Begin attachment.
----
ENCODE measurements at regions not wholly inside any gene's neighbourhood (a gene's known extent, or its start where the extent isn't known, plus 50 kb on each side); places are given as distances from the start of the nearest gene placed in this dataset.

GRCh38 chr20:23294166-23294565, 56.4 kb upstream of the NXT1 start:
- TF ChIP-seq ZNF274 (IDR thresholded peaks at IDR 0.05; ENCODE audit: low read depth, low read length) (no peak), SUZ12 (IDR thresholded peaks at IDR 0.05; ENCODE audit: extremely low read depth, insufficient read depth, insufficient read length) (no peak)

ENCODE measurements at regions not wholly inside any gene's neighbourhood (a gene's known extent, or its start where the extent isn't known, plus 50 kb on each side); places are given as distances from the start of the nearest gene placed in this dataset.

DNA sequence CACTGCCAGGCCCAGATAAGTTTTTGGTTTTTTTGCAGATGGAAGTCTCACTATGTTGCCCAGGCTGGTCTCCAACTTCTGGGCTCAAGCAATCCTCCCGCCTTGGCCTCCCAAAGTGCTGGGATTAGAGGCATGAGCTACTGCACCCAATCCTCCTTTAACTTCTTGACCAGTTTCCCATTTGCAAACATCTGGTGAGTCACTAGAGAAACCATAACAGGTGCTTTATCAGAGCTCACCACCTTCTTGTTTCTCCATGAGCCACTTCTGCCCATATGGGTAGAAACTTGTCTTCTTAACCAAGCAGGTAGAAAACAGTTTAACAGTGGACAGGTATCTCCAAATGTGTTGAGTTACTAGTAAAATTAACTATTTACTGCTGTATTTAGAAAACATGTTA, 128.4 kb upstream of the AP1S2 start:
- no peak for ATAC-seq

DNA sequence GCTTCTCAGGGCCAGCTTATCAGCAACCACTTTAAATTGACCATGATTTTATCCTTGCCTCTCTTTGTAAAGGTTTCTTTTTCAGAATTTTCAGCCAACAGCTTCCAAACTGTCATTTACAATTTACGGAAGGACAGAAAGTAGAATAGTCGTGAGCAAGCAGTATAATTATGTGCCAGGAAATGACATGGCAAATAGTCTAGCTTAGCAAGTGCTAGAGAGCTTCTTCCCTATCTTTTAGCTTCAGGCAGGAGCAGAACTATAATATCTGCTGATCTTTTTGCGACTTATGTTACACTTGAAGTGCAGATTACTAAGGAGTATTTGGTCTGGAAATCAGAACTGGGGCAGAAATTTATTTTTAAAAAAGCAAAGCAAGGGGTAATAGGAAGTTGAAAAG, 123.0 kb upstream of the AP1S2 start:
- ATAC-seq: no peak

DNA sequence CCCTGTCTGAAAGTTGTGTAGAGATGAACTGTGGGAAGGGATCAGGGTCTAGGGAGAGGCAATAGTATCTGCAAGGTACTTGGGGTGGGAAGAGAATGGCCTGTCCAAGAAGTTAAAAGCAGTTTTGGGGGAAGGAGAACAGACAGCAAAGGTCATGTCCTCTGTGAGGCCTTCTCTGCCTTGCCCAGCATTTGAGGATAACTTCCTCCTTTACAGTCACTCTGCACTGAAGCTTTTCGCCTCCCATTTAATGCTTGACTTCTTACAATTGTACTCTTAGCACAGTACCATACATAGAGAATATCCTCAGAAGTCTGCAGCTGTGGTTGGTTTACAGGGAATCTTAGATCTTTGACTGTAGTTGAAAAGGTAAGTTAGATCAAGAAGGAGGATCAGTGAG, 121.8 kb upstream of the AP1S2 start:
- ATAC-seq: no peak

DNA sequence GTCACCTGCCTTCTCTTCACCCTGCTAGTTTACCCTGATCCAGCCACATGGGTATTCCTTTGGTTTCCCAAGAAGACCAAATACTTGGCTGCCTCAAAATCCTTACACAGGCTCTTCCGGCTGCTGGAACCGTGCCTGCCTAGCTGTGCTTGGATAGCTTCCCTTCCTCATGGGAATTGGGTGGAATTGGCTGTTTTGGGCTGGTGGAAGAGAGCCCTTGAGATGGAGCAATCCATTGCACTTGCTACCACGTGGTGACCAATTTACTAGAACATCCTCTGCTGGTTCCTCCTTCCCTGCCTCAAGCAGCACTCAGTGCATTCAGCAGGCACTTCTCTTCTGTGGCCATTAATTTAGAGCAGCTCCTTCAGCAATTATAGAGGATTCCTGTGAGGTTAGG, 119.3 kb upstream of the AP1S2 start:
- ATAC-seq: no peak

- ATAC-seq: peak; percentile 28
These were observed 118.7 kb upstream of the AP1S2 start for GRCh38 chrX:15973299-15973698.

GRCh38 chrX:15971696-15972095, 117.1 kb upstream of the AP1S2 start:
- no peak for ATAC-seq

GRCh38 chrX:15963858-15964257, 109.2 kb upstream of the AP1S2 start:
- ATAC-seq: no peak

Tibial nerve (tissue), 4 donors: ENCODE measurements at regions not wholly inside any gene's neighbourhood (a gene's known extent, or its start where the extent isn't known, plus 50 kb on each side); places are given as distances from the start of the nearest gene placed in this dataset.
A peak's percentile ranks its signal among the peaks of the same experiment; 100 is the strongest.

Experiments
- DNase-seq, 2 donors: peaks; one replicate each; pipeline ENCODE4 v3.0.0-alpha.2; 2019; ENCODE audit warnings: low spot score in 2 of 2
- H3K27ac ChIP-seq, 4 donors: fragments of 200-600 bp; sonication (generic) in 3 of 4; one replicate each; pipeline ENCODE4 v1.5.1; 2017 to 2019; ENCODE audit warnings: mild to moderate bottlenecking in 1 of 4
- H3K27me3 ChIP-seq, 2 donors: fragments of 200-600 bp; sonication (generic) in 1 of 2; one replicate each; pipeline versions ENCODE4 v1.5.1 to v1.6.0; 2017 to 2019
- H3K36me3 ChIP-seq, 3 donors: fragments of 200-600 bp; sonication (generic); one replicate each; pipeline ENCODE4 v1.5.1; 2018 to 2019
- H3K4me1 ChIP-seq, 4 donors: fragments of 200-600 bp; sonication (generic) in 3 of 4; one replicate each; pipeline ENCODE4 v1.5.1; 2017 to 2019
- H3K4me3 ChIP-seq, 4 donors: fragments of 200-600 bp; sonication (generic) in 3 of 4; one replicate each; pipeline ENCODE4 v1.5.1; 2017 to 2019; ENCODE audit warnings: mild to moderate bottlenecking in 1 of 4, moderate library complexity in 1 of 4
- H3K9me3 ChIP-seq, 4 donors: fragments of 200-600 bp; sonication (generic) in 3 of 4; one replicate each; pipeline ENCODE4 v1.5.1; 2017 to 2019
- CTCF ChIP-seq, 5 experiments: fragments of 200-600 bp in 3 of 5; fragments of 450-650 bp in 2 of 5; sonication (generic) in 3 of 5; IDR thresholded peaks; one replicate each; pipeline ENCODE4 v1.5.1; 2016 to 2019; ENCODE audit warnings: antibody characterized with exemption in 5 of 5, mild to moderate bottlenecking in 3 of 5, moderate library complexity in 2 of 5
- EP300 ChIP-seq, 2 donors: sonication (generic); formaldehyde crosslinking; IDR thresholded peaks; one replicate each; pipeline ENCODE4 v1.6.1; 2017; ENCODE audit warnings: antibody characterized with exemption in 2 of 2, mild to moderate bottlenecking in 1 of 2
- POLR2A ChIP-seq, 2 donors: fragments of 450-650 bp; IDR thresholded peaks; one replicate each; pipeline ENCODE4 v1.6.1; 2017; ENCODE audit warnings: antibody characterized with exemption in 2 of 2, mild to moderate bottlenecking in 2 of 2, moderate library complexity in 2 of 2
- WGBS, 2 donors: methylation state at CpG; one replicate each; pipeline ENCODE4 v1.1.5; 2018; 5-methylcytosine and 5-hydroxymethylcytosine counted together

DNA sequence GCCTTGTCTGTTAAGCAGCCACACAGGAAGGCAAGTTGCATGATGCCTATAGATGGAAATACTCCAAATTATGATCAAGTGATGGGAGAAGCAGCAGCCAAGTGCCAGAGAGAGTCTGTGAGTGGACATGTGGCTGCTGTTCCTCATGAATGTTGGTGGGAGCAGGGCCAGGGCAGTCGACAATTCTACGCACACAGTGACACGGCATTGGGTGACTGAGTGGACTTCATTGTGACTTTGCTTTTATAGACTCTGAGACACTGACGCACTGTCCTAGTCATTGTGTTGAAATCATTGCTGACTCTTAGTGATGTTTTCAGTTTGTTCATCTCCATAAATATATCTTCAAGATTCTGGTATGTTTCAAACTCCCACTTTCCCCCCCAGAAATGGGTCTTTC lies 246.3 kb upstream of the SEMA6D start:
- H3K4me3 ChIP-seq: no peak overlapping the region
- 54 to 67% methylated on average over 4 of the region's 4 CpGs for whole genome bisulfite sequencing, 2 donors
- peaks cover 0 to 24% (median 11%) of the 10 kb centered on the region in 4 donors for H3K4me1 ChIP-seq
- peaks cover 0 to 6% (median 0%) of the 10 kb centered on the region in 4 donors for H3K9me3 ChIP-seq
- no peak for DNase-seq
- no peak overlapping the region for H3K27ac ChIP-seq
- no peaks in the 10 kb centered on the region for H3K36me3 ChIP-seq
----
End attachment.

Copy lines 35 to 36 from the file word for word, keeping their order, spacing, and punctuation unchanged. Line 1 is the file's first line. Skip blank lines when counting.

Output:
- 54 to 67% methylated on average over 4 of the region's 4 CpGs for whole genome bisulfite sequencing, 2 donors
- peaks cover 0 to 24% (median 11%) of the 10 kb centered on the region in 4 donors for H3K4me1 ChIP-seq